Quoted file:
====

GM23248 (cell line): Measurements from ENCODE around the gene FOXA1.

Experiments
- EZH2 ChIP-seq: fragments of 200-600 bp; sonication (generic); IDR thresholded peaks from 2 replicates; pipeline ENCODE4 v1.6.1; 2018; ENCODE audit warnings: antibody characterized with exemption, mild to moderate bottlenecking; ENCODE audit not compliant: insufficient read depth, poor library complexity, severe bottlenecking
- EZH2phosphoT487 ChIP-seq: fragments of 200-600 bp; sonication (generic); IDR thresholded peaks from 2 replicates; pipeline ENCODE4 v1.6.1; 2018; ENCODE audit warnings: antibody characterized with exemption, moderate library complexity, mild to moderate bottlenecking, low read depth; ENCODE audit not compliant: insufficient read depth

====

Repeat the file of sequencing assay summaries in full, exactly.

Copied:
GM23248 (cell line): Measurements from ENCODE around the gene FOXA1.

Experiments
- EZH2 ChIP-seq: fragments of 200-600 bp; sonication (generic); IDR thresholded peaks from 2 replicates; pipeline ENCODE4 v1.6.1; 2018; ENCODE audit warnings: antibody characterized with exemption, mild to moderate bottlenecking; ENCODE audit not compliant: insufficient read depth, poor library complexity, severe bottlenecking
- EZH2phosphoT487 ChIP-seq: fragments of 200-600 bp; sonication (generic); IDR thresholded peaks from 2 replicates; pipeline ENCODE4 v1.6.1; 2018; ENCODE audit warnings: antibody characterized with exemption, moderate library complexity, mild to moderate bottlenecking, low read depth; ENCODE audit not compliant: insufficient read depth